This is one of the more unusual articles that I have written in my 31 years as a professional journalist. The series it introduces, “Postcards from the Edge,” will describe experiences, people, and perspectives on the edge of the mundane and supra-mundane life. This is a frontier separating everyday life and the renunciation of ascetics in the upper Himalayas.
The ancient Himalayan gateway town of Rishikesh exists as such a dividing edge between the mundane world and renouncing the world. Rishikesh is the last stop in the Garhwal Himalayas for adventure-tourism companies, Taj and Lemon Tree luxury resorts, Maruti, Tata and Hyundai car showrooms, multinational pizza and cappuccino chains, waffles and Black Forest cake bakers, dotting the road from Kailash Gate market to Ram Jhula, Laxman Jhula and Tapovan.
From Mumbai, I have visited Rishikesh often more than once a year since 2005, except the past two pandemic-plagued years. Rishikesh is my Himalayan base to practice Vipassana meditation in the upper Himalayas, a part of unforgotten memories.
I was in Rishikesh in 2011 when India won the Cricket World Cup in Mumbai. I was here when I received e-mailed news of the early passing away of Tony Allison, then editor of Asia Times and a gem of a human being.
“Lucky fish,” Tony would say when I informed him I was in the Himalayas, in his typically two-to-five-word e-mails. This series is partly a tribute to his memory – remembering his kind-hearted generosity, those happy days of writing, with him at the helm near the sunny beaches of Hua Hin, Thailand.
I found a different pandemic-battered Rishikesh since December, in contrast to the past two decades. A severe, unusually cold winter made life worse. A tourism-dependent local economy was left tottering on the edge without tourists, particularly Western tourists.
Rishikesh in December-January usually looks like a United Nations town, with visitors from dozens of countries. It looked more like wintry Kashmir in northern India: heavily wrapped-up pedestrians, tea vendors with tin drums of blazing wood fires to warm cold hands. Paradise was the early-morning hot tea and the embracing warmth of the noontime sun.
This year I have a different Himalayan base to practice Vipassana meditation, before leaving for the upper Himalayas. I live in the forest near the village of Lodsi high up in the Garhwal Himalayas 25 kilometers beyond Rishikesh.
From here I have a spectacular view of the River Ganga (Ganges) flowing about 300 meters below, with misty clouds below eye-level floating past mountains.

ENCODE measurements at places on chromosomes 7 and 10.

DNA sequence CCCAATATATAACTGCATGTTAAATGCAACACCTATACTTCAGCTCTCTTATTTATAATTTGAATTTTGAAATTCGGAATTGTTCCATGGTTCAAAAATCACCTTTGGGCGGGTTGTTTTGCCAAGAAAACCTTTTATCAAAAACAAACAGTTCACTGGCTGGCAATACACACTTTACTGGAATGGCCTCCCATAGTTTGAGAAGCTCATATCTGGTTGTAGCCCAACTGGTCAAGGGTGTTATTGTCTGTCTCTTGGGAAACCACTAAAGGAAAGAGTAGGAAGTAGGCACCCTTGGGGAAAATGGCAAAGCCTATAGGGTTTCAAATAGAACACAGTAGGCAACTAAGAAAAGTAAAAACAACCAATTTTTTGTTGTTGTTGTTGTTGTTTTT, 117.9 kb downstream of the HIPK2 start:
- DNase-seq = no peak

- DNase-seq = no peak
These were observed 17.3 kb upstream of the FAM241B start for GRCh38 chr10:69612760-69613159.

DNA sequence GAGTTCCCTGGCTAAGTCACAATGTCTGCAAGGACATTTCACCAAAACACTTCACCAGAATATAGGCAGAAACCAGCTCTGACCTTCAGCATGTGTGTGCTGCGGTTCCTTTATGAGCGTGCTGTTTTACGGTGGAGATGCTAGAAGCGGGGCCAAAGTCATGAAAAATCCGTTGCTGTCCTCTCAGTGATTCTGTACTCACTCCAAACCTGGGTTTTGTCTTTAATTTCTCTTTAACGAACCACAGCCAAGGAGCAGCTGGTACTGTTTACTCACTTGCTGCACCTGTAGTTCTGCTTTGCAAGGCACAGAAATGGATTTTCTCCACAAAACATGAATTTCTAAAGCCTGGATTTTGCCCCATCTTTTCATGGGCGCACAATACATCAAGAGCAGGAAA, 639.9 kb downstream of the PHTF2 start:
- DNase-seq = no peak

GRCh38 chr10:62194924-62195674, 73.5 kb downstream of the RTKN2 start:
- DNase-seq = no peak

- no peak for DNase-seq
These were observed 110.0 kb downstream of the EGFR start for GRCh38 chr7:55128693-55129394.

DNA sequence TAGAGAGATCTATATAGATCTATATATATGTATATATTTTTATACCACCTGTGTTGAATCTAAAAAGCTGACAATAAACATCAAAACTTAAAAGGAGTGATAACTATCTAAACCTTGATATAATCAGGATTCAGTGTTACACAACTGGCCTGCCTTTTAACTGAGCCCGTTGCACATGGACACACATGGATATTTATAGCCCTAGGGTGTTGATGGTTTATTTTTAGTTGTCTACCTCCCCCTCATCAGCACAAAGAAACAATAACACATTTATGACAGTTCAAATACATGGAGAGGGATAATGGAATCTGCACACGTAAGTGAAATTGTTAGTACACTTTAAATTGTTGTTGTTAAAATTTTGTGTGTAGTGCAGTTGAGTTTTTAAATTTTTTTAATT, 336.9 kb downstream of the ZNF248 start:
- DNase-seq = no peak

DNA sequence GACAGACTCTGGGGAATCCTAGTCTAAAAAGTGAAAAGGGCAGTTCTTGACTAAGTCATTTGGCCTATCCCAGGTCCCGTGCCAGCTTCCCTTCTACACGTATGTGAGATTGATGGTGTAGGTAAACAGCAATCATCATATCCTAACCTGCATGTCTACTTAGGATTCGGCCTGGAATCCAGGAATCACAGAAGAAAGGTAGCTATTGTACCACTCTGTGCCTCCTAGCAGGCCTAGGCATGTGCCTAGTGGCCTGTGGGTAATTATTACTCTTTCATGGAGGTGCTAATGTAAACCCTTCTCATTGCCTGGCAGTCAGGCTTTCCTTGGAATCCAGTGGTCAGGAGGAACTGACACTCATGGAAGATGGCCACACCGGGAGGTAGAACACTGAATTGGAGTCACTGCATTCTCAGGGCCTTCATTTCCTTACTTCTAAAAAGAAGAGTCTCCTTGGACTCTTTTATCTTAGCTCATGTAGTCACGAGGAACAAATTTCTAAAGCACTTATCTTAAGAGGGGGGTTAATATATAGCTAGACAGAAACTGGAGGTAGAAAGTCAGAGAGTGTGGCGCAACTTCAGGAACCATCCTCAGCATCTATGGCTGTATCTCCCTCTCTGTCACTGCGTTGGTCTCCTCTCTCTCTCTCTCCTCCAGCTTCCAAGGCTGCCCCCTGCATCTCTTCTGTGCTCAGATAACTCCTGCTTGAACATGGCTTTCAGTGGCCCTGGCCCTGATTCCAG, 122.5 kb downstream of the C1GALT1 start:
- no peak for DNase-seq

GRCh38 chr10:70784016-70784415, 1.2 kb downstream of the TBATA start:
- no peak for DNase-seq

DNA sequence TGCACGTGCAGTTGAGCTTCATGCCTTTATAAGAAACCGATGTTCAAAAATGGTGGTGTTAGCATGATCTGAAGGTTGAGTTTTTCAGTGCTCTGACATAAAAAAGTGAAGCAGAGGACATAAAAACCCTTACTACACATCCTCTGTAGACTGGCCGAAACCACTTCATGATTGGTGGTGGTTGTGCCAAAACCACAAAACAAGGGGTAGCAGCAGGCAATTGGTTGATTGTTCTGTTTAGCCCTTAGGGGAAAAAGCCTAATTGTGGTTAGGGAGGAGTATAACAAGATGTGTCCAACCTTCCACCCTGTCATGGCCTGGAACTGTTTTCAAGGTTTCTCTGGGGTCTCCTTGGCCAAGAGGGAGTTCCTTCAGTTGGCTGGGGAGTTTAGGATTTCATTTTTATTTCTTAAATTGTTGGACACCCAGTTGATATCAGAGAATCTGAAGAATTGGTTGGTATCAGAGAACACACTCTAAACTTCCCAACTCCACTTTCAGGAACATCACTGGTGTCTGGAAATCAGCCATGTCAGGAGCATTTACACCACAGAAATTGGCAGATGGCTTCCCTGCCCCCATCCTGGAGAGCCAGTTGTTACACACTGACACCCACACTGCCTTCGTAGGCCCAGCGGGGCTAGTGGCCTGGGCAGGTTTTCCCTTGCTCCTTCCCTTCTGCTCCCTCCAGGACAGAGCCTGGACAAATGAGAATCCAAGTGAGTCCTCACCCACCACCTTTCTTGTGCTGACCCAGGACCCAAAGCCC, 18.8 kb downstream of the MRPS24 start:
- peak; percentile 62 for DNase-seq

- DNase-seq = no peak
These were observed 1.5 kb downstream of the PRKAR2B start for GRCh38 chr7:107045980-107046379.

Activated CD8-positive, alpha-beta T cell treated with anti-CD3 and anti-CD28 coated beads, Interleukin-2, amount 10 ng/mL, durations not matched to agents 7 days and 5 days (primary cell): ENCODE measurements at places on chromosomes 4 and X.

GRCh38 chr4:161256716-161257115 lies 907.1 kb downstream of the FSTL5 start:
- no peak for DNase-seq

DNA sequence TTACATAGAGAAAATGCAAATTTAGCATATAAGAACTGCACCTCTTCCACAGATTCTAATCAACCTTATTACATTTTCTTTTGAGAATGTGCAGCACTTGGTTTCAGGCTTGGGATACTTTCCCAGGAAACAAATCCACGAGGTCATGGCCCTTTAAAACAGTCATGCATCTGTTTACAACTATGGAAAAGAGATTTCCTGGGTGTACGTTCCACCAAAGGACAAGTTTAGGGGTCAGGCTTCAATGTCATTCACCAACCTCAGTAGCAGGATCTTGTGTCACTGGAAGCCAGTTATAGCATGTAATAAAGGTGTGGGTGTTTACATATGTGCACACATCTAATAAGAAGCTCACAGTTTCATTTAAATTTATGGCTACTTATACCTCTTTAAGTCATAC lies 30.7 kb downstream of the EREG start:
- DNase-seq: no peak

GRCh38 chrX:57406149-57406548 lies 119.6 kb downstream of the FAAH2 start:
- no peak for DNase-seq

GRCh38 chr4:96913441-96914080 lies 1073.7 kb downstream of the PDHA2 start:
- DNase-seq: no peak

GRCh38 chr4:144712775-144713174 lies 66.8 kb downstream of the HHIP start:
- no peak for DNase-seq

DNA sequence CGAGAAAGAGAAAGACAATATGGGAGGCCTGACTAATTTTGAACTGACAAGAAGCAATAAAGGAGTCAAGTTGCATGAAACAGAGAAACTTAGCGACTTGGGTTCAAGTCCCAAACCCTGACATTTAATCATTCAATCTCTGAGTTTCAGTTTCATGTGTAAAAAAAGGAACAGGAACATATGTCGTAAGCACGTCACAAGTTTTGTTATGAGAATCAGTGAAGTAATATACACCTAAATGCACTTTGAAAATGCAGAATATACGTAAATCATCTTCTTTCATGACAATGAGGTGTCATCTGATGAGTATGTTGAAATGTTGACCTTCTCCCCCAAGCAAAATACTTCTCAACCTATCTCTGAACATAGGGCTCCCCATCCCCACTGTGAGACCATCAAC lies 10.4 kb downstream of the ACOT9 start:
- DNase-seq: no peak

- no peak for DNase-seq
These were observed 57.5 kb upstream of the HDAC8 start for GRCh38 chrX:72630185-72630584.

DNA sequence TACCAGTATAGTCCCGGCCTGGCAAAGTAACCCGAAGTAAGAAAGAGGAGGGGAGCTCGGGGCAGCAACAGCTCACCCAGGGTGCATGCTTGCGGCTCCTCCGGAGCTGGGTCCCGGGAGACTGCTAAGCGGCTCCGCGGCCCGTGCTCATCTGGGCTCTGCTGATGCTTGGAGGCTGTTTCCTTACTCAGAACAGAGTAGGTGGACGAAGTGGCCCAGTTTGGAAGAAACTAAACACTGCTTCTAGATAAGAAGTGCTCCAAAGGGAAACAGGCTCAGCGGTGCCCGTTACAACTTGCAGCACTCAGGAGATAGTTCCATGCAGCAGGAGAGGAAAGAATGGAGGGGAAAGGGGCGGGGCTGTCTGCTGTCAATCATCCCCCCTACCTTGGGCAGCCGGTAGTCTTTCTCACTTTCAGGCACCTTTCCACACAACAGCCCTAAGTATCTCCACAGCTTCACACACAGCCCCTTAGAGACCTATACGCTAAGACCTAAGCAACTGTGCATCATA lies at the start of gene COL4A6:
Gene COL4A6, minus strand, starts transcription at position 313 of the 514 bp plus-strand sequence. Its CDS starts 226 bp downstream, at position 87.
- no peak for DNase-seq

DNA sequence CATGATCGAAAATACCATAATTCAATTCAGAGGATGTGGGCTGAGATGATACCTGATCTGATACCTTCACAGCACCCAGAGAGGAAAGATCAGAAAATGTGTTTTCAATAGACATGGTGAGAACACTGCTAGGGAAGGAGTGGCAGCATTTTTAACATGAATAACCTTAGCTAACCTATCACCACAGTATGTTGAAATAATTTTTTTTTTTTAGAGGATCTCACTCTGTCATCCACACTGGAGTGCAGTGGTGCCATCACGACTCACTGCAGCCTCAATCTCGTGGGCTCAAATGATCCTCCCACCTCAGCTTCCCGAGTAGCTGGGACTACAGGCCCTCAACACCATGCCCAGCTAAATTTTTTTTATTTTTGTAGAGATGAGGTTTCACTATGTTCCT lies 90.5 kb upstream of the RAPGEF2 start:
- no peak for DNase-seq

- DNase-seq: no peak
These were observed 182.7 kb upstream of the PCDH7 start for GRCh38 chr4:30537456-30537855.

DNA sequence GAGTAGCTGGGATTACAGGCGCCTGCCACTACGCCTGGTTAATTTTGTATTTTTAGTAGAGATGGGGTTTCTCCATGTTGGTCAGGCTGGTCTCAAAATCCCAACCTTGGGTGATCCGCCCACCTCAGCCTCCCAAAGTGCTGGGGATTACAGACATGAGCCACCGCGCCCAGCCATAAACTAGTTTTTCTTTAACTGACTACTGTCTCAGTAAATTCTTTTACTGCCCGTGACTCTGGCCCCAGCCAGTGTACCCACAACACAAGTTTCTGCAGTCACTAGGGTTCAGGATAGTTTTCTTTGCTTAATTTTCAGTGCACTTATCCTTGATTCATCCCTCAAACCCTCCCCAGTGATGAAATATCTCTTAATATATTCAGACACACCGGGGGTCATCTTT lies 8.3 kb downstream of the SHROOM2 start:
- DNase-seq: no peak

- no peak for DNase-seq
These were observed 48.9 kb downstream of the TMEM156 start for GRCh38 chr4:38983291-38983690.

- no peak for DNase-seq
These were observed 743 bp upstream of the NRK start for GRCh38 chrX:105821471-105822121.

I wrote most of this article in the home of Sanjay Singh Mahar, 27, and his cousins Rakesh Singh and newly married Mukesh. Their hospitable family has origins in Rajasthan, a state with which my life is connected. After 10 days with Sanjay’s family this January, I have since called their house open to donor guests as “Be Happy! Himalayan Stay.”
“Be Happy!” was the blessing in English from my Vipassana teacher Most Compassionate Sayagyi U Goenka (1924-2013). “Be Happy” is with which notices are signed in Dhamma Giri, in Igatpuri near Mumbai, and Vipassana centers worldwide.
The cycle of history is returning with more serious practitioners of Vipassana wanting to meditate in the Himalayas. It’s a significant development for India and the world. The Himalayas serve as a unique distributing radiator of good vibrations for all beings.
After the “Be Happy!” stay, my current and temporary residential address is a sturdy tent belonging to friends, in the forest below the Mahar home. A few villagers pass by the pathway nearby during the day; in the night perhaps tree spirits and protector devas (gods) in Uttarakhand, the northern Indian state with the official tagline Dev Bhoomi (Land of the Gods).
Life in a solitary forest tent, which becomes very cold at night, especially on rainy nights; a hot meal once in two or three days; and bathing out in the cold mountain air with icy water may not be easy – but becomes ideal for a meditator who has chosen such a life to work seriously in solitude.
Pain barriers have to be crossed for quality in every field. But physical discomforts are more than compensated with the mental comfort, the strange but strong happiness experienced when coming out of comfort zones.
Last month, my school friend Raj Dharmaraj sent me an image (shown at left) about leaving comfort zones – and go beyond the edge dividing the ordinary and extraordinary.
Contentedly out of comfort zones is another India, a rural Himalayan India of modest ambitions and simple living. Rice and dal (lentils) serve as the staple midday meal – sufficient carbohydrates and proteins for daily duties in higher altitudes.
Life in higher altitudes revolves around bare necessities like minimal cooking. Gas cylinders and firewood, household goods and building materials, the bedroom door and wooden cot – all have to be carried by hand and shoulder for 2 to 4 to 10 kilometers up steep trails. On trails that have city dwellers like me and inexperienced trekkers gasping, panting breathlessly for oxygen, local women and children breezily carry 15-to-25-kilogram head loads of firewood and cattle fodder.
Plans are afoot to turn into a road the forest pathway leading to the national highway. The much-needed road with streetlights will bring life in Lodsi to another edge: easier transportation for people and goods, more development and prosperity, but with it the precipice of greed and endless craving – a precipice into which Rishikesh has fallen during the past 10 years.
The costs of writing this article were donated by the Class of 1985, Don Bosco, Egmore; the series is in association with Red Chilli Adventure, Rishikesh. Raja Murthy has been a Mumbai-based contributor to Asia Times since 2003, The Statesman since 1990, and earlier for The Times of India, Economic Times, Elle, Wisden.com, The Hindu and others.